J. Feldman and R. O'Donnell and R. Servedio.

We propose and analyze a new vantage point for the learning of mixtures of Gaussians: namely, the PAC-style model of learning probability distributions introduced by Kearns~et~al.~\cite{KMR+:94}. Here the task is to construct a hypothesis mixture of Gaussians that is statistically indistinguishable from the actual mixture generating the data; specifically, the KL~divergence should be at most $\eps$.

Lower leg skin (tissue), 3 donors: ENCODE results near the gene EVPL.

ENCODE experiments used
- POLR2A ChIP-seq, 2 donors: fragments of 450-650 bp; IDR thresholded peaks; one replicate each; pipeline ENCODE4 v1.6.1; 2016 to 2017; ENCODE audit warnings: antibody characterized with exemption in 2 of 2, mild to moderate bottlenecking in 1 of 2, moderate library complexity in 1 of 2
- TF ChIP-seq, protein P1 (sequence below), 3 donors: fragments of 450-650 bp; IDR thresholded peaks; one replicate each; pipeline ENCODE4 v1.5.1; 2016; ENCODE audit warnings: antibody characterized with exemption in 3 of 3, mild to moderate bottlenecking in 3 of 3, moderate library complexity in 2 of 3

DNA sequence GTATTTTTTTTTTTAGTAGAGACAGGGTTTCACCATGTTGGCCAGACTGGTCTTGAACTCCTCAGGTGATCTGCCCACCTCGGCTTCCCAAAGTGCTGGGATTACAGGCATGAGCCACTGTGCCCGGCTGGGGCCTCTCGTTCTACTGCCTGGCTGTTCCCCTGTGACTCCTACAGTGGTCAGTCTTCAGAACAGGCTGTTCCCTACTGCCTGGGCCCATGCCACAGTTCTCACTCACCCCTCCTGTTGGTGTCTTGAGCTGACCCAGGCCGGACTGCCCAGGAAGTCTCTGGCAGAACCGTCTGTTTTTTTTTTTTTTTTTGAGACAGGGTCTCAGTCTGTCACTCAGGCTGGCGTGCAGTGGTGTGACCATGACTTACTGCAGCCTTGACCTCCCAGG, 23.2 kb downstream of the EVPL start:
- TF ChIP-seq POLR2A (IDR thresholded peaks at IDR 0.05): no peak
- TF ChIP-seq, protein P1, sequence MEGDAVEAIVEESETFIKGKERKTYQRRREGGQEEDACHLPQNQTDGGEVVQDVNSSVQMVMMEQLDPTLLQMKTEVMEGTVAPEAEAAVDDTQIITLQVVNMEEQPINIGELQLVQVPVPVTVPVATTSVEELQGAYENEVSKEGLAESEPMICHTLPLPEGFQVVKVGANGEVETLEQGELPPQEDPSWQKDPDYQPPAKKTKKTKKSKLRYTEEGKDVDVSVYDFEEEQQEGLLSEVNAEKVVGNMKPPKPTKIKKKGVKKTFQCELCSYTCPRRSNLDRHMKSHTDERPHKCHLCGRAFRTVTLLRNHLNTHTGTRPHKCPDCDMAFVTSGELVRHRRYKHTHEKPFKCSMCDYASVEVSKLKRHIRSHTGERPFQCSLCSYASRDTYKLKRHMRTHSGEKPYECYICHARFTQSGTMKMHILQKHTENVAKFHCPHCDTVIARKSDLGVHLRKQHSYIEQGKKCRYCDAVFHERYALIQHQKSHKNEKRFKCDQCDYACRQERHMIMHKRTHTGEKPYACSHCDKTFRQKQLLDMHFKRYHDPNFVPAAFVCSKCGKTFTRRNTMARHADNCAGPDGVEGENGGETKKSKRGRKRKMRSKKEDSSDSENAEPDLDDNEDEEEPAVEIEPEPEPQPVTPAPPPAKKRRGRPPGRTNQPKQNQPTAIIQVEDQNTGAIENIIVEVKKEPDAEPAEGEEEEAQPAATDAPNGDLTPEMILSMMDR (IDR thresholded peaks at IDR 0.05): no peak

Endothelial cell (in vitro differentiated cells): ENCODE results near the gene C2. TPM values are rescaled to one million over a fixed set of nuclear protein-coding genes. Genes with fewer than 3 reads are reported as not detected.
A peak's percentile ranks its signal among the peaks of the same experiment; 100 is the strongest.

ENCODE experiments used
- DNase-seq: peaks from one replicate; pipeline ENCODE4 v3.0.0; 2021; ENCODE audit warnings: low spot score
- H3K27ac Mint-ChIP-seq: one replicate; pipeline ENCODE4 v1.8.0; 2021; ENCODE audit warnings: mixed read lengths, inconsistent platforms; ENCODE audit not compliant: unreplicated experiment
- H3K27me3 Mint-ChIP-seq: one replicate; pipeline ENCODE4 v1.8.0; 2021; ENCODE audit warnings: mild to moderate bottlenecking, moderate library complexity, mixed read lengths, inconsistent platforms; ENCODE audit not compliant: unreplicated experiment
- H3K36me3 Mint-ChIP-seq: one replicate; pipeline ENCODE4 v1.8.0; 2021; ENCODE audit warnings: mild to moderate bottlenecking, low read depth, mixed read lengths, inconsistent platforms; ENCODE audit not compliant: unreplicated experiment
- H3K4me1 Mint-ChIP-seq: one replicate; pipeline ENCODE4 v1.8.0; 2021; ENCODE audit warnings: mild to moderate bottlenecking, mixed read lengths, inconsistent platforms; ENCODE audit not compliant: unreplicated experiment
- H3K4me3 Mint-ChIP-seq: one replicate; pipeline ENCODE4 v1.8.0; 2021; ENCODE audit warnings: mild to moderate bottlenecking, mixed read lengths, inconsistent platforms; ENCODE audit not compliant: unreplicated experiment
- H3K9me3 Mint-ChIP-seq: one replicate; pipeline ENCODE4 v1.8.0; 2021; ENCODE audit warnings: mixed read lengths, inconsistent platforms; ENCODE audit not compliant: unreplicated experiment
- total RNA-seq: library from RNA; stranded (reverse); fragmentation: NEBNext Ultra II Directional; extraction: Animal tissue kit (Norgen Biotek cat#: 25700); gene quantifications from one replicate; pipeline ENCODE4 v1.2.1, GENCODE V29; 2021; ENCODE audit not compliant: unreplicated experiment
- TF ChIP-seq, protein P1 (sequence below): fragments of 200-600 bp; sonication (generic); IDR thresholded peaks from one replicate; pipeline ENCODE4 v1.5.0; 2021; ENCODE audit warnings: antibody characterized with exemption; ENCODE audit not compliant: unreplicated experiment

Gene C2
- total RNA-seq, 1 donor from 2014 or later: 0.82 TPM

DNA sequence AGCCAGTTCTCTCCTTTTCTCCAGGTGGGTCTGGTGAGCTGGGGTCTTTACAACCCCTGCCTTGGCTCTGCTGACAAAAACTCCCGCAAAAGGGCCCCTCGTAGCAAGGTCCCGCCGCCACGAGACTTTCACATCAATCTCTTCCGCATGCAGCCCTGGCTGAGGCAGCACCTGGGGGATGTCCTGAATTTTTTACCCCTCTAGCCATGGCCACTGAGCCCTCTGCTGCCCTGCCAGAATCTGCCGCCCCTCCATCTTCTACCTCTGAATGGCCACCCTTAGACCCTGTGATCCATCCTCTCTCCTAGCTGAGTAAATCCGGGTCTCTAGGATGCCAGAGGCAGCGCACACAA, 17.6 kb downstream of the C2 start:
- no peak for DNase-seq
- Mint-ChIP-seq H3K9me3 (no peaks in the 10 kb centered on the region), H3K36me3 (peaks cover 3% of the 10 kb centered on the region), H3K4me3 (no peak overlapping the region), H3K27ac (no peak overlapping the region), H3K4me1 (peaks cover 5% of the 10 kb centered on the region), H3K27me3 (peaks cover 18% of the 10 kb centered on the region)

In this scenario, we give a $\poly(n/\eps)$ time algorithm that learns the class of mixtures of any constant number of axis-aligned Gaussians in $\R^n$. Our algorithm makes \emph{no} assumptions about the separation between the means of the Gaussians, nor does it have any dependence on the minimum mixing weight. This is in contrast to learning results known in the ``clustering'' model, where such assumptions are unavoidable.

Our algorithm relies on the method of moments, and a subalgorithm developed in~\cite{FOS:05} for a discrete mixture-learning problem.

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